According to CBS News, Hillary Clinton has given women some advice.
Former Secretary of State Hillary Clinton launched a new project called “No Ceilings” with her daughter, Chelsea, and Melinda Gates. During a talk at New York University, Clinton told the students that women in the public eye need to form a thick skin.
I don’t think that’s the best advice, at least not unless it’s worded very carefully. A personal, individual thick skin is no doubt very useful, but a social thick skin is a terrible idea. A social thick skin just treats the status quo, in which women in the public eye are subject to torrents of abuse just because they are women in the public eye. That’s no good. We don’t want to deal with that by telling people to suck it up, just as we don’t want to deal with racism or homophobia or xenophobia that way. We want to deal with it by improving the culture so that it stops happening.
I agree. I’m a cis-white-hetero-male, and I’m probably more ‘thin skinned’ about this issue than many women (certainly more so than my wife), because I can afford to be. I recognize that I am highly privileged in this respect, and I continue to take advantage of it to what I hope is the best for everyone.
I get called ‘white knight’ a lot as a disparagement, but considering the source, I generally take it as a compliment.
I think what she’s saying is youpick your fights, don’t let them do that. The most effective female engineer where I worked ignored the undermining tactics of one of her male rivals and stuck to the topic which was the engineering.
She got promoted, he got fired.
That sounds very perceptive, if I may say so. Also, I know you’re not writing that for cookies – but it’s always good to see (and of course, FtB aside, one sees it all too rarely).
Thanks, opposablethumbs. You are correct. I work around some very young engineers in a rather small company, which means we currently have exactly …let me count….carry the one, multiply by…. zero…female engineers working here. I hear a lot of very sexist statements by several of them, and I try to be nice most of the time, but there have been more than once that I’ve been stern and quite direct in telling them to STFU or they are going to pay a visit to HR.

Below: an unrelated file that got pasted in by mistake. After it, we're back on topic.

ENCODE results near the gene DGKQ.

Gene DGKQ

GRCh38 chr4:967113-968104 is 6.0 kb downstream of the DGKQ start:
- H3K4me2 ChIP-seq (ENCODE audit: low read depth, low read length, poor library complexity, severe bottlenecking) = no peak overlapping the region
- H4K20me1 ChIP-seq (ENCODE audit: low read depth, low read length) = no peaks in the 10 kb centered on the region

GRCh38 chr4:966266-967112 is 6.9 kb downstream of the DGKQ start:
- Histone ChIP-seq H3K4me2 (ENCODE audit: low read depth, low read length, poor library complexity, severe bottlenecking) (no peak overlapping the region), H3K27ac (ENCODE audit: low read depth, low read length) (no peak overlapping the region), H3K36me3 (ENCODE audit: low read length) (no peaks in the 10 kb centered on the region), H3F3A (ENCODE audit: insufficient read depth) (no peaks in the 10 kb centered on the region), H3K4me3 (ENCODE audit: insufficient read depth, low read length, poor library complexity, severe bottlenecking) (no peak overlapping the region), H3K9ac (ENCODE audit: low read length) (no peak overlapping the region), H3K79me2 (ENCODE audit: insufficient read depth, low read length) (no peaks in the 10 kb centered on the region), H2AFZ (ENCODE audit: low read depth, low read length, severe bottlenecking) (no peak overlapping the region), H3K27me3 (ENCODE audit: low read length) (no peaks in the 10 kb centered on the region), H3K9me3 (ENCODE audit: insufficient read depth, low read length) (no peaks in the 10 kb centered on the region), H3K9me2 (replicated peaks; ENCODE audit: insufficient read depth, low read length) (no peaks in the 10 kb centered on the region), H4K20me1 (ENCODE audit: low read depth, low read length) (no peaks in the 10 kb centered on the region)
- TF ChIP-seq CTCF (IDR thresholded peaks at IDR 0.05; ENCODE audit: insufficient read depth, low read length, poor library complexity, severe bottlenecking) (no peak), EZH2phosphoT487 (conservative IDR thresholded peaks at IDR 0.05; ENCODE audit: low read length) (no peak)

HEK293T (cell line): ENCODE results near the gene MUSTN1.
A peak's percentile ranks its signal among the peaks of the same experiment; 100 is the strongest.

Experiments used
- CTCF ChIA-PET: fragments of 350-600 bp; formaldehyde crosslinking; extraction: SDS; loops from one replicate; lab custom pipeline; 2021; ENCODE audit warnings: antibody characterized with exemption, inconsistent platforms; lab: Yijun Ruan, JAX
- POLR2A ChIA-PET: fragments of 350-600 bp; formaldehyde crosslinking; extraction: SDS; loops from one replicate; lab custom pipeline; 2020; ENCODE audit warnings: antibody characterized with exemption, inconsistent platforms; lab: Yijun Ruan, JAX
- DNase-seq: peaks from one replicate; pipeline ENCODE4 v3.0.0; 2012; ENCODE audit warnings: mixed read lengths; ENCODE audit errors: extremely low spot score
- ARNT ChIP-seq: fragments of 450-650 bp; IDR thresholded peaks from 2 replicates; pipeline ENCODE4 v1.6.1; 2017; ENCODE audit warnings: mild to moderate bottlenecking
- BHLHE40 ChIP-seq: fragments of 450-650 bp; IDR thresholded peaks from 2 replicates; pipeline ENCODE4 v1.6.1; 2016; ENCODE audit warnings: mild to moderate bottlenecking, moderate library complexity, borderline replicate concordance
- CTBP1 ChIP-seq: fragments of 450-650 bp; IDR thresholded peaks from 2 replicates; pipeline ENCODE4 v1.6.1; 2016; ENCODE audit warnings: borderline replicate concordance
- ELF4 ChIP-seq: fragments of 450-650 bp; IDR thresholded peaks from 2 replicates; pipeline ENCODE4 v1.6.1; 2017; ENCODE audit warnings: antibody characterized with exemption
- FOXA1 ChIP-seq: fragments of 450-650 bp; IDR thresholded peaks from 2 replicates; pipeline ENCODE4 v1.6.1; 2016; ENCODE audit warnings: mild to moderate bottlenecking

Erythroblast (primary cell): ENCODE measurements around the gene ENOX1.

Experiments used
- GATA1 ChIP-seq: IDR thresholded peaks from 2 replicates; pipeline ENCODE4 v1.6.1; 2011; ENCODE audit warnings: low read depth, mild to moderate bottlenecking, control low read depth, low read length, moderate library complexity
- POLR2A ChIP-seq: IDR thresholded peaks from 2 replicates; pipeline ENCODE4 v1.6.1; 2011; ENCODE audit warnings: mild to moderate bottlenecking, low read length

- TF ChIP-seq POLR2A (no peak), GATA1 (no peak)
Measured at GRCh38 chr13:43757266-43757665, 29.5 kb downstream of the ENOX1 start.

I do (think) I see the point though, that kevinalexander makes. I realize that many women are not in a realistic position to stand up for themselves, no matter how much we wish the world were such that they could.
Gemma Mason says
I think a lot depends on whether these sorts of statements are read as commands or as facts. There’s a big difference between “The current environment is such that women need a thick skin to survive” and “Women! You need to grow a thicker skin!”
The responsibility for the terrible, thick-skin-requiring environment for women lies with society, and it is society that should change. On the other hand, some of us want to get things done in the mean time and this requires stop-gap solutions. The courage required of us is something to be proud of having and using, not least because it’s so difficult. But oh, boy, society is so very ready to respond to advice to women on how to cope, the fact that women have coped, and the fact that some women are rightly proud of having coped, by declaring victory on society’s part and attempting to leave the responsibility on women to keep dealing with the situation alone.
Yes, it is good advice to tell women not to let our critics get the best of us. However, telling women to grow a thick skin sounds more like “Suck it up” than it does “choose your battles.”
I don’t want to suck it up. I’m done with sucking it up. Sucking it up doesn’t change anything.